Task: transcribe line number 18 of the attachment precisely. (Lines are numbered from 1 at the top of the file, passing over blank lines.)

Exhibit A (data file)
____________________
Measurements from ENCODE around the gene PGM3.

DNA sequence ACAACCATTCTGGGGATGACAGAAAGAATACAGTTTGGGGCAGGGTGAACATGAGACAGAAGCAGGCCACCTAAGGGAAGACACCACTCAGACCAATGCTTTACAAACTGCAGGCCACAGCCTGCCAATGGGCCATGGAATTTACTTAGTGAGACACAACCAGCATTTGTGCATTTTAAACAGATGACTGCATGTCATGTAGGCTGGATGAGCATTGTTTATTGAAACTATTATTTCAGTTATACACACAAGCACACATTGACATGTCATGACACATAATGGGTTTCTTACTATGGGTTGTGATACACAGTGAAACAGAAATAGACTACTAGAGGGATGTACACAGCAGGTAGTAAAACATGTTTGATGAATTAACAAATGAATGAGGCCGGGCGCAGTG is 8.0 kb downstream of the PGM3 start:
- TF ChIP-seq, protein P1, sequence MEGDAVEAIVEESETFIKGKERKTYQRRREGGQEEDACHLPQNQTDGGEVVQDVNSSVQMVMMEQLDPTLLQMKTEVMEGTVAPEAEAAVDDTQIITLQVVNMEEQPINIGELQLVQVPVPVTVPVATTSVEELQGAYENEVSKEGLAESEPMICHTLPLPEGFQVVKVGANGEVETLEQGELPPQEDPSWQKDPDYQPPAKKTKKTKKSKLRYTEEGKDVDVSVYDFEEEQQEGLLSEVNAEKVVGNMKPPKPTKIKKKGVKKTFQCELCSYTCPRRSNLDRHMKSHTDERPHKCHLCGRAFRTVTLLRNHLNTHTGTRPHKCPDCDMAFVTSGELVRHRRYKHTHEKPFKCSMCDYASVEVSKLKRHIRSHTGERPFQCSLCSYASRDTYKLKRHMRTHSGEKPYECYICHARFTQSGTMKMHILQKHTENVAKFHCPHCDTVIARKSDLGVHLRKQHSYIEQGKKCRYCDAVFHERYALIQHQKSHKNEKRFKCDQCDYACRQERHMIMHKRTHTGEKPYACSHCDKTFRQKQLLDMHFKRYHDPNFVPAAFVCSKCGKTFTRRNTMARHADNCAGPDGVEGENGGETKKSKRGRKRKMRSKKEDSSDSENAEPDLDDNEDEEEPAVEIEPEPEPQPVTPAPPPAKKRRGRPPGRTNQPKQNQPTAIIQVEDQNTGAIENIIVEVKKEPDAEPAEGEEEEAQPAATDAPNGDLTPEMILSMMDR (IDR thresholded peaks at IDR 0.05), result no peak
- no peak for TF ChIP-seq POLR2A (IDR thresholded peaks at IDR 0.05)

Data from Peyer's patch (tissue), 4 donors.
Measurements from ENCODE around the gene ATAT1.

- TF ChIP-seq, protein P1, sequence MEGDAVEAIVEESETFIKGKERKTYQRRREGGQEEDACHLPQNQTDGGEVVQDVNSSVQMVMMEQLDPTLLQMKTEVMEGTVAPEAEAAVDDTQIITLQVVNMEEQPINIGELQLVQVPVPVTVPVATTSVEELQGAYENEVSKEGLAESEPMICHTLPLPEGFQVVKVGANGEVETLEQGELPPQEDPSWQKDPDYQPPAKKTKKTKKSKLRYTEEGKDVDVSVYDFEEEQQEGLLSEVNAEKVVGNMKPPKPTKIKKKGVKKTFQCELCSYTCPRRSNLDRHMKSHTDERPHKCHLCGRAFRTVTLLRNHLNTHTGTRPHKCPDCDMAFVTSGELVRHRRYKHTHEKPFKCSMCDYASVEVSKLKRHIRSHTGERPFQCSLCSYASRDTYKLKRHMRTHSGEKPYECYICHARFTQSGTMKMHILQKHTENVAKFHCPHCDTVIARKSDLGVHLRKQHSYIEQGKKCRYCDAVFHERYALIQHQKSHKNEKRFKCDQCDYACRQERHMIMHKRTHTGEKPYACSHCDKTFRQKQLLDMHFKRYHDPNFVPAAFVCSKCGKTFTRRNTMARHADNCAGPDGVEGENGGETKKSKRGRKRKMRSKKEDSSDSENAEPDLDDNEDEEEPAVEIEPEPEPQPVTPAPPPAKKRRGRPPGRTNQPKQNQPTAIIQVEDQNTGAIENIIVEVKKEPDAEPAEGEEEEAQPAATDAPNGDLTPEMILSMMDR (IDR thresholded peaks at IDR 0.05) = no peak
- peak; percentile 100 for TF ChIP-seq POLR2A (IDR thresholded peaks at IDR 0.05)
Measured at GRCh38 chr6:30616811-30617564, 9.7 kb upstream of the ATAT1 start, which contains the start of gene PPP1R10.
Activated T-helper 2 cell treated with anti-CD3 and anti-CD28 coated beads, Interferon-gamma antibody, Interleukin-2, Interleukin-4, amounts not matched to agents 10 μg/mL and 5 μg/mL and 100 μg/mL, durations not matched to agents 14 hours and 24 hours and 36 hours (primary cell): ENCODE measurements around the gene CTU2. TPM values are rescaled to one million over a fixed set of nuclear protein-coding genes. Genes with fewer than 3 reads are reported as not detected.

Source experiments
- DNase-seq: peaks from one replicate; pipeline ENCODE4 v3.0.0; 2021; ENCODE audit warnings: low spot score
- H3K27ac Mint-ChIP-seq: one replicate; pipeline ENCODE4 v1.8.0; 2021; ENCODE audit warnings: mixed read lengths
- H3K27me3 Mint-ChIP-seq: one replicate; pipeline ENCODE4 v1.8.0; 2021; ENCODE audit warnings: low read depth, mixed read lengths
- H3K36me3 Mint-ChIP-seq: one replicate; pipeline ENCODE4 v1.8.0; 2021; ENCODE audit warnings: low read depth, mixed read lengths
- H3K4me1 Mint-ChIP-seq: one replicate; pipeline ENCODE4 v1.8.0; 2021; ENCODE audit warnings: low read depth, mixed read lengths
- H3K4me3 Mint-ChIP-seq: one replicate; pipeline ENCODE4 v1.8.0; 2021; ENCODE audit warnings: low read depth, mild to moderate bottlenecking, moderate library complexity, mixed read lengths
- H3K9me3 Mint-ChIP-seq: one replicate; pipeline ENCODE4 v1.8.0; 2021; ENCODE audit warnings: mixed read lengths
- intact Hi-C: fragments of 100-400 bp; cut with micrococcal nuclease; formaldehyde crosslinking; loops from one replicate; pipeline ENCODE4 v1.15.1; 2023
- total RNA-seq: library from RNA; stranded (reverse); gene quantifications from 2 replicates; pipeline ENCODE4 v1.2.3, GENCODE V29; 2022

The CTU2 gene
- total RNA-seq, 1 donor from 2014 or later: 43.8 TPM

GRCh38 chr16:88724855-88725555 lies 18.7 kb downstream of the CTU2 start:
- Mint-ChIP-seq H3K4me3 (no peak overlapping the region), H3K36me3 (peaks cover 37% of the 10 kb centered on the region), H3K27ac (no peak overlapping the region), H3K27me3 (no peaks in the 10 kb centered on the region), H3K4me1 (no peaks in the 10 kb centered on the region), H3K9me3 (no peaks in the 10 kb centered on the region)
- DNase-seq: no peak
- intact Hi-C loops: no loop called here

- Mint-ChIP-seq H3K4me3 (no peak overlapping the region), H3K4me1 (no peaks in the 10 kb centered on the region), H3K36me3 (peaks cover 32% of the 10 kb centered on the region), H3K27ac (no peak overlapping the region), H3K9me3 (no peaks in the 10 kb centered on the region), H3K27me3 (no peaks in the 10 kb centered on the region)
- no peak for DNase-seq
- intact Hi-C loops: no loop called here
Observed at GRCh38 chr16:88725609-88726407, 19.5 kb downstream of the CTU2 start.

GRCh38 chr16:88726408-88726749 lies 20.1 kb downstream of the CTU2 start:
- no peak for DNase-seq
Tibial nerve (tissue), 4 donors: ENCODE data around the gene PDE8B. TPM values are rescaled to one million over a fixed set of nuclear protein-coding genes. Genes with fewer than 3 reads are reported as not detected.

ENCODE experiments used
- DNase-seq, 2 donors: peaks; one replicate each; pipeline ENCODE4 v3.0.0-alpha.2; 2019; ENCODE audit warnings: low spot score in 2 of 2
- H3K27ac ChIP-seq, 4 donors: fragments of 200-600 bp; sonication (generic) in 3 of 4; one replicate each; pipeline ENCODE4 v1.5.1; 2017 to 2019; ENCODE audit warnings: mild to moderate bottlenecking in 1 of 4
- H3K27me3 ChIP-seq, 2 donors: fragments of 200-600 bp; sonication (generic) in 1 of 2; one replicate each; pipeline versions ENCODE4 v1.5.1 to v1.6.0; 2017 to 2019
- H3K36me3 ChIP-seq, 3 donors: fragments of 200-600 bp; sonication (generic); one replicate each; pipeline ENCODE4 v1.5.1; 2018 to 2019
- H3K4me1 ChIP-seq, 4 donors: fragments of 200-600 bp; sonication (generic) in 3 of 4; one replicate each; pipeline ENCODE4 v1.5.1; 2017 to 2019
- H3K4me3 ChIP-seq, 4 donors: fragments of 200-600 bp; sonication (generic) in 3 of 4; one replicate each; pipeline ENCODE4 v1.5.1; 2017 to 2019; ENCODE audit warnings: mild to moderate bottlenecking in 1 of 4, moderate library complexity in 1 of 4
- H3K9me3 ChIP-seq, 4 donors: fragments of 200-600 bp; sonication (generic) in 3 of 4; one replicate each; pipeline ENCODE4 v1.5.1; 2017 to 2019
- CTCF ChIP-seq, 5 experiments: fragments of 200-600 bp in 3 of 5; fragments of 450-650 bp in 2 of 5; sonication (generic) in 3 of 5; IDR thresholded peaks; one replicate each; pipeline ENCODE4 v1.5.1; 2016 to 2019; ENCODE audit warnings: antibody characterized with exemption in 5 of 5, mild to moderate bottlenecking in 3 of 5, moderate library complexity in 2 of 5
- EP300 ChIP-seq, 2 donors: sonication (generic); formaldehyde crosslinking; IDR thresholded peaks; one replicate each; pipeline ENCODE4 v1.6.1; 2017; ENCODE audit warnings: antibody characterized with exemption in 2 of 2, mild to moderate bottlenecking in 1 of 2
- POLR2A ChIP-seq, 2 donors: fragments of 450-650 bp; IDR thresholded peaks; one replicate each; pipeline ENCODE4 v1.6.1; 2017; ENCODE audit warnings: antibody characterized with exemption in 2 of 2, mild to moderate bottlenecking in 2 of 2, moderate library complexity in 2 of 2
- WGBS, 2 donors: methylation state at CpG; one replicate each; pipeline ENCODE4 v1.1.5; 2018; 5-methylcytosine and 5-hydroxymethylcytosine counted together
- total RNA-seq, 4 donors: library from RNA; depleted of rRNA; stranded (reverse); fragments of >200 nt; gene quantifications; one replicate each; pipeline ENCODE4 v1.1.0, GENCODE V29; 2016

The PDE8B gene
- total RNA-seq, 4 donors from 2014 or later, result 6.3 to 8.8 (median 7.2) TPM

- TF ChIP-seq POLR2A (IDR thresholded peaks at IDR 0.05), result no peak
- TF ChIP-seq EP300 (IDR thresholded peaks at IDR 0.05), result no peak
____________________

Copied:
- H3K9me3 Mint-ChIP-seq: one replicate; pipeline ENCODE4 v1.8.0; 2021; ENCODE audit warnings: mixed read lengths